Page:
Ford introduced their new Barra straight-six 4.0 litre DOHC VCT engines into the lineup, which included a turbocharged (240 kilowatts (320 hp)/450 newton-metres (330 lb⋅ft)) version and base line (182 kilowatts (244 hp)) naturally aspirated version. The BA also featured a new North American designed 5.4 L 4V Boss and Barra 3V V8 engines. The Barra 220 (220 kilowatts (300 hp)/472 newton-metres (348 lb⋅ft)) Boss 260 (260 kilowatts (350 hp)/500 newton-metres (370 lb⋅ft)) and Boss 290 (290 kilowatts (390 hp)/520 newton-metres (380 lb⋅ft)) engines were smoother, quieter and more fuel efficient than the Ford Windsor engine used in the AU. In October 2004, Ford released the Mark II update of the BA. Amongst the changes was a six-speed manual transmission, four new exterior colours, and revised wheels trims.
In 2004 Ford introduced the Territory crossover SUV which was based upon the BA's engine, floorpan and IRS. This was introduced in response to the long term decline in large sedan sales in Australia, since this sector's share of the total market has been steadily shrinking for a decade.
Visually similar to its forerunner, the BF update from October 2005 was developed with an emphasis geared more towards powertrain enhancements, rather than design. The BF Falcon received various mechanical upgrades, including minimal engine modifications primarily within the VCT system aiming at individualising the cam operation/timing, and improvements towards noise, vibration, and harshness. The naturally aspirated six-cylinder engine gained an increase in power to 190 kilowatts (250 hp) also contributed due to use of 5–30 recommended oil weight for engine hence bringing improvements in fuel economy and compliance with Euro III emission standards. The turbocharged version of same engine also received further gains in output, with peak power rising to 245 kilowatts (329 hp) and 480 N⋅m (350 lb⋅ft) of torque. Ford, with the BF, also introduced the six-speed ZF 6HP26 automatic transmission and electronic stability control, both of which were made available on selected trim levels.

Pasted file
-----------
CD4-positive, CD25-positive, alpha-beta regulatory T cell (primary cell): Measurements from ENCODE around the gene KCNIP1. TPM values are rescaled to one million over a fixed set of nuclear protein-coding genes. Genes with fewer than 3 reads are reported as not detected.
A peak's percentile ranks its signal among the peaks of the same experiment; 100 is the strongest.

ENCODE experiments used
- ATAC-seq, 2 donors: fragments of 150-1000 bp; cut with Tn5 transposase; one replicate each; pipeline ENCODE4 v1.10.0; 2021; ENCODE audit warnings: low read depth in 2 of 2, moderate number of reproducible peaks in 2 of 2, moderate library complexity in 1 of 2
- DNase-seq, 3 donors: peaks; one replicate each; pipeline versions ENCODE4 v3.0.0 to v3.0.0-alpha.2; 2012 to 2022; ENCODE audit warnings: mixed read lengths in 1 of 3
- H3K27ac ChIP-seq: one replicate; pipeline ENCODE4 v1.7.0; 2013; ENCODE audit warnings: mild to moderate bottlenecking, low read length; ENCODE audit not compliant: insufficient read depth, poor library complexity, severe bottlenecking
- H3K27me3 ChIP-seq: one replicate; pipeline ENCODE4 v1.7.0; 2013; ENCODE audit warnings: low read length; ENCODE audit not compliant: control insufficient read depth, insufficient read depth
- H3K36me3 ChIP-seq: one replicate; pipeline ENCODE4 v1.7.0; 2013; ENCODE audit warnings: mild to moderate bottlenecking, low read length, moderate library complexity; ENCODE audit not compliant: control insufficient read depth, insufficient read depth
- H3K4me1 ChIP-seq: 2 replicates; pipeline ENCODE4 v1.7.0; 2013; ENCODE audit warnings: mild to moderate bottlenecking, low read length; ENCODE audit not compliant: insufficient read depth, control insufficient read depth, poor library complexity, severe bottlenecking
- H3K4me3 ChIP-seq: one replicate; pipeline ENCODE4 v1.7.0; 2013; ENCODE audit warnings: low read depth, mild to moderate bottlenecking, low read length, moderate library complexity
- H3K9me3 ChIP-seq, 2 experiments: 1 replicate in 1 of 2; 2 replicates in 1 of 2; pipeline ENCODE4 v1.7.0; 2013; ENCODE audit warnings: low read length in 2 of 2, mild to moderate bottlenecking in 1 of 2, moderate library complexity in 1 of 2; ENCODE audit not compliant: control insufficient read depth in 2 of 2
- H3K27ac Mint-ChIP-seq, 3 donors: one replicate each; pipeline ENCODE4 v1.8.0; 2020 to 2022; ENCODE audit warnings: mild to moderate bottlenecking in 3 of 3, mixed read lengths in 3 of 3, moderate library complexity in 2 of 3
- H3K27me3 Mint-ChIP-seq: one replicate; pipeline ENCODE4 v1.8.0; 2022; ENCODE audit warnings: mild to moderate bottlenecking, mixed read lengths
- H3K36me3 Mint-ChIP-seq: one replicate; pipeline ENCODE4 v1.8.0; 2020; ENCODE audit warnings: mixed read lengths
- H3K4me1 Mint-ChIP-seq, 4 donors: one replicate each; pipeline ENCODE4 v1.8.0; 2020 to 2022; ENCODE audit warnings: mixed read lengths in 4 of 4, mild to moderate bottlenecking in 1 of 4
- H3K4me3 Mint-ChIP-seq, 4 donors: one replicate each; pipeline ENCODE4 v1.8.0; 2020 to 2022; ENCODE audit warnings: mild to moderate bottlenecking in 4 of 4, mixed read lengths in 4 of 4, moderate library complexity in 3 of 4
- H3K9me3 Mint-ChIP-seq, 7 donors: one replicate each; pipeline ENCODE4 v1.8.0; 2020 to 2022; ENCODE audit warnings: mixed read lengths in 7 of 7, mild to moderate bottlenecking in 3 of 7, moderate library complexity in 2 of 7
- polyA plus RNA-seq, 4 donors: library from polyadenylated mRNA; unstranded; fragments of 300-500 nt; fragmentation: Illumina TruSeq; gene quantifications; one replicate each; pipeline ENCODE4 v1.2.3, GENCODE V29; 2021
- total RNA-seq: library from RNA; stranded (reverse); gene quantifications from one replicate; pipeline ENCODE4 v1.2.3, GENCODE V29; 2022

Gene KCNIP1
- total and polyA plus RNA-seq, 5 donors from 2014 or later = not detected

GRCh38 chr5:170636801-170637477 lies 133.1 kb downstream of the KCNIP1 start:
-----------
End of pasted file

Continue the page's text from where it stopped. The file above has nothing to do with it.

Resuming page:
Ford updated its Falcon lineup with the Series II update in October 2006. The BF II turbo models had an engine upgrade and came with the same engine as the FPV Typhoon internally, with the only difference being boost pressure, with the XR6 Turbo running 6 PSI boost pressure (FPV, 9PSI). Select trim levels in the BF II range (XT, Futura and Fairmont) saw a modified front-end, which featured more of a sporting image and was more aerodynamic. The entry-level XT could now be specified with the six-speed automatic, with four-speed-automatic continued as the standard transmission. Fuel efficiency figures also improved, with figures of 10.7 L/100 km (22 mpg‑US; 26 mpg‑imp) for the base XT and 10.2 L/100 km (23 mpg‑US; 28 mpg‑imp) for variants fitted with the ZF six-speed automatic.
Following the release of the FG Falcon model in 2008, which lacked a wagon variant, the BF was revised and re-released in Mark III guise, but only in wagon form, and only the base model XT was available.
The Mark III update included Dynamic Stability Control (available on petrol powered models only), a flip key from the FG series Falcon, Satin Alloy Accents on the front grille surround.
At the end of 2010 the Falcon wagon was permanently discontinued. In its place, Ford offered the smaller and fully imported Ford Mondeo wagon and the Australian-made Territory SUV.
The last petrol-engined BF was built on 30 June, while LPG E-Gas models continued until September 2010.
The seventh generation Falcon, known as the "FG", (and initially known as project Orion) was announced at a press event on 17 February 2008. The FG moniker references the now discontinued Fairmont Ghia (with the Futura model also discontinued), consistent with a more streamlined range consisting of: Falcon XT, XR6 and XR8 and the G-series models Falcon G6 and G6E, replacing the base Fairmont and the top-of-the-range Fairmont Ghia (the latter's V8 variant now replaced by the G6E Turbo).